Sunday, June 24, 2007

Disabling right click and other programming insights

Did you ever wander into a website that disables your right click (possibly, as a way to block you from using 'save image as') and wonder how to disable that obnoxious behavior?

Well, a simple view source shows how the right click behavior was taken over. They set document.oncontextmenu (or onclick, or mousedown) to their own method, returning 'false'.
something like: document.oncontextmenu = function("alert('noooo');return false");

A simple script (which can easily be used as a bookmarklet) can counter this behavior:

javascript:var x = (document.onmousedown==null?'':'mousedown ') + (document.onclick==null?'':'click ') + (document.oncontextmenu==null?'':'contextmenu ');if (x=='') x='none';alert('Yaniv says: detected '+x);void(document.onmousedown=null);void(document.onclick=null);void(document.oncontextmenu=null)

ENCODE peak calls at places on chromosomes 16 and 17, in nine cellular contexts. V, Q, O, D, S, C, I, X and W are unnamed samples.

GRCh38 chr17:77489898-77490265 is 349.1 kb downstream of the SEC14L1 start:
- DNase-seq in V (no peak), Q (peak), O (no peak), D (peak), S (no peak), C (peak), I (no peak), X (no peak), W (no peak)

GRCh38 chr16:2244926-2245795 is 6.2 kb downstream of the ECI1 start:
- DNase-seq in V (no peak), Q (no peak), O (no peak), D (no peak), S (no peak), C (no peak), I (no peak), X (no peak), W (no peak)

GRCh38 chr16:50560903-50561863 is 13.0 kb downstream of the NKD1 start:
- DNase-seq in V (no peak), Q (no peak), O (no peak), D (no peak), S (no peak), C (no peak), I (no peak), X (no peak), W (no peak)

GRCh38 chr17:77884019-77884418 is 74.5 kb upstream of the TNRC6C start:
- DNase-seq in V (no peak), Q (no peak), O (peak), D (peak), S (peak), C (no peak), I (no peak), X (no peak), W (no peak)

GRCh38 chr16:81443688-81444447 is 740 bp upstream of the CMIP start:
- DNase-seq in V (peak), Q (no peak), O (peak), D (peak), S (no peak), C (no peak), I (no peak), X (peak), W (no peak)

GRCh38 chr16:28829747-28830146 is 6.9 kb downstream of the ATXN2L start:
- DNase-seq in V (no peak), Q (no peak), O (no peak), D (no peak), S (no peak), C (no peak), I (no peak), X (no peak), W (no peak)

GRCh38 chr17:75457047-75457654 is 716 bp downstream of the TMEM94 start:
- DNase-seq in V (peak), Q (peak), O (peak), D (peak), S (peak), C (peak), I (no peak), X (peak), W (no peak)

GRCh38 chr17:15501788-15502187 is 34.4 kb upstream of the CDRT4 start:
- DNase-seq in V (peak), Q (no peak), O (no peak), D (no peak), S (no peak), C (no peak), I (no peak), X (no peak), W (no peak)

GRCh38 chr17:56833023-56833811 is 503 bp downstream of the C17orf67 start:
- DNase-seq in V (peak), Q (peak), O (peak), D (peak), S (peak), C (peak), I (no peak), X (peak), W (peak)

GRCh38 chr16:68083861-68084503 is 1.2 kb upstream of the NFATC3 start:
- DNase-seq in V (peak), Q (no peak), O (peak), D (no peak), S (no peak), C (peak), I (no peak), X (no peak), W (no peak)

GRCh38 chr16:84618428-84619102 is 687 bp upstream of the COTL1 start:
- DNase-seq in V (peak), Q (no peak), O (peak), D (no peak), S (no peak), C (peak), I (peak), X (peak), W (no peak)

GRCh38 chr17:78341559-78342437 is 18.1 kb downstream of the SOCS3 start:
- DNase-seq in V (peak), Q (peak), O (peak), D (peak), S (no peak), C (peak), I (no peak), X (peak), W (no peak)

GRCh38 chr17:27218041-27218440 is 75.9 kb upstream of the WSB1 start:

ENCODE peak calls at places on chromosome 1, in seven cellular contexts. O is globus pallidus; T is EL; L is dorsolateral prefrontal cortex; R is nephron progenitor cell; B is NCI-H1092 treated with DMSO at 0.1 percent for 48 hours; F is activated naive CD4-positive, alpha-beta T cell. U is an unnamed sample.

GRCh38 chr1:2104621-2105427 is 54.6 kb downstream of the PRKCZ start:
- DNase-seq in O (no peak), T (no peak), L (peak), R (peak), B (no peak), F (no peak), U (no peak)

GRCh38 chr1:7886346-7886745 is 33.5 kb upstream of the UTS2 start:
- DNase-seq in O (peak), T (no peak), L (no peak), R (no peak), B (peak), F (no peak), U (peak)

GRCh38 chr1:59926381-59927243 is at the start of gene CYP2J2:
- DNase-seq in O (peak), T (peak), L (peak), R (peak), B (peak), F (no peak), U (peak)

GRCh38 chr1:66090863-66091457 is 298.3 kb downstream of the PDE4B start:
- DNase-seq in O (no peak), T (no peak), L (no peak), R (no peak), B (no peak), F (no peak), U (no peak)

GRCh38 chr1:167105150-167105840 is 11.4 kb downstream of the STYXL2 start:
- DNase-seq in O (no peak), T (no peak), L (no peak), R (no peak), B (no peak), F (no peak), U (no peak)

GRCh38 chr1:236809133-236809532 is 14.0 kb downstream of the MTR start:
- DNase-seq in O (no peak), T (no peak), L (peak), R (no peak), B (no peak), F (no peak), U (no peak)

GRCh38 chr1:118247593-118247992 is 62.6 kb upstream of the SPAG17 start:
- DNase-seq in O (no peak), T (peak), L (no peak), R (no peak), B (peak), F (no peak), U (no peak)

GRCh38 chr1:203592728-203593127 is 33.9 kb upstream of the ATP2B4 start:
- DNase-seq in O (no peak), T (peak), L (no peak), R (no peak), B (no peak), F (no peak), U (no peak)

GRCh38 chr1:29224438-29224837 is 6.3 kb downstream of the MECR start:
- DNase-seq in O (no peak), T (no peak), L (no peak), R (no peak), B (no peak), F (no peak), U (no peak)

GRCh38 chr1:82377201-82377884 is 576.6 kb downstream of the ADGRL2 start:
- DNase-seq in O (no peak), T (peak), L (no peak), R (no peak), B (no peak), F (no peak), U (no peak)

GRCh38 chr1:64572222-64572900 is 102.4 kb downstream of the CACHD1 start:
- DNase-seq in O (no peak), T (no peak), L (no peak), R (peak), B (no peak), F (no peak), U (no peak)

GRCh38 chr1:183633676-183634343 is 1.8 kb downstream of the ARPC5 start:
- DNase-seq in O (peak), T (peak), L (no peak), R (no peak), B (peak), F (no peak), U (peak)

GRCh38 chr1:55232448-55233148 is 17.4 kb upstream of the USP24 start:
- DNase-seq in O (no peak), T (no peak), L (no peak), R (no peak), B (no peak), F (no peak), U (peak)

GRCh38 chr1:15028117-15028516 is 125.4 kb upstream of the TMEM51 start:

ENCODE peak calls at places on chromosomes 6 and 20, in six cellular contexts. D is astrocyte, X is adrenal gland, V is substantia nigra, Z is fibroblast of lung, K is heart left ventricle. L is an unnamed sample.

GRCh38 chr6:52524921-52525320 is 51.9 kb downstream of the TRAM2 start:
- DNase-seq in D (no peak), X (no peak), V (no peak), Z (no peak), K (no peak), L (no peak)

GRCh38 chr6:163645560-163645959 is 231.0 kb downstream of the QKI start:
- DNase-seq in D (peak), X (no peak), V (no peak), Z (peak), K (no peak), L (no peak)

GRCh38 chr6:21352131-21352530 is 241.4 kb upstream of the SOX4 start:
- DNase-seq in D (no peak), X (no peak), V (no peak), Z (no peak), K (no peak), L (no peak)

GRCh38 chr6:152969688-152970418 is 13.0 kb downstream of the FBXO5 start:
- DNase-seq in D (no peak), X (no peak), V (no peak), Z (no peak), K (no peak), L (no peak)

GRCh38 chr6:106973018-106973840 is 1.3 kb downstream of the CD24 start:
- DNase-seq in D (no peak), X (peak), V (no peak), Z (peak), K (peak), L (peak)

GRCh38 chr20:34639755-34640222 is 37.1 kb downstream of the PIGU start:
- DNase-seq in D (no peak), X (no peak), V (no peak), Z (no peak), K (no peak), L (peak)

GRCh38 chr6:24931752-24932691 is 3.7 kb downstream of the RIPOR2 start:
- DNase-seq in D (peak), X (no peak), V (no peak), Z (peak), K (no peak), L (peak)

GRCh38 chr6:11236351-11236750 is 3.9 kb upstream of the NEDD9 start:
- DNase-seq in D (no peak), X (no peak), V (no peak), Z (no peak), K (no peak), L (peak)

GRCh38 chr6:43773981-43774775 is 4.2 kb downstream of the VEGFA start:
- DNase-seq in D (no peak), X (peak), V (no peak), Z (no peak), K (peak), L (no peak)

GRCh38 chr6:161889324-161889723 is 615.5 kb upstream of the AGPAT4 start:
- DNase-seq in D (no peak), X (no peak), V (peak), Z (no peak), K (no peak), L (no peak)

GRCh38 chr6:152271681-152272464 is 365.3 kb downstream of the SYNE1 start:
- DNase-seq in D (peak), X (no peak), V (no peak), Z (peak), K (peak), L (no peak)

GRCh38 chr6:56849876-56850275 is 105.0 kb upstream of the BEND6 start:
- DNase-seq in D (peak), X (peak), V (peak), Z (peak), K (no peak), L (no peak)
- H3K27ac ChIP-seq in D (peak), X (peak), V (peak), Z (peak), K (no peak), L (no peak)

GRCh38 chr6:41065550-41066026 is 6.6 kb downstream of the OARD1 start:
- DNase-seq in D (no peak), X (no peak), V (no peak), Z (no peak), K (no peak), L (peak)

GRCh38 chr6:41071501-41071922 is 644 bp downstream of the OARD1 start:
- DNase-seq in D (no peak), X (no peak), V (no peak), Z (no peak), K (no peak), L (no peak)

How would I write a website where the above script does not work?
Well, one approach would be to repeatedly set document.oncontextmenu to the 'disable' method, using a timer.
[To Be continued]


Саша Кон said...

Isn't any attempt to write javascript to protect your web page doomed? Any suspicious user will simply disable javascript for the page temporarily. It's not rocket science to look for the image of interest in the cache folder or download it manually. Overwriting the oncontext() handler is reasonable only if you (the Web developer) want to extend user options, or to make the user interface cleaner by removing non-useful ones.

Yaniv Pessach said...

Yes and no.

Yes, of course, a capable user can always win the technology war.
There are good indication that any kind of DRM-ing is theoretically impossible, and so far a practically-resistant hacker-proof DRM was never seen.
That said, most people would be happy if you just reduce most cases of their images being purloined. Most of the population, believe it or not, will not bother (or is incapable of) actions such as 'view-source'; they will right-click and save, or use a tool written by someone else.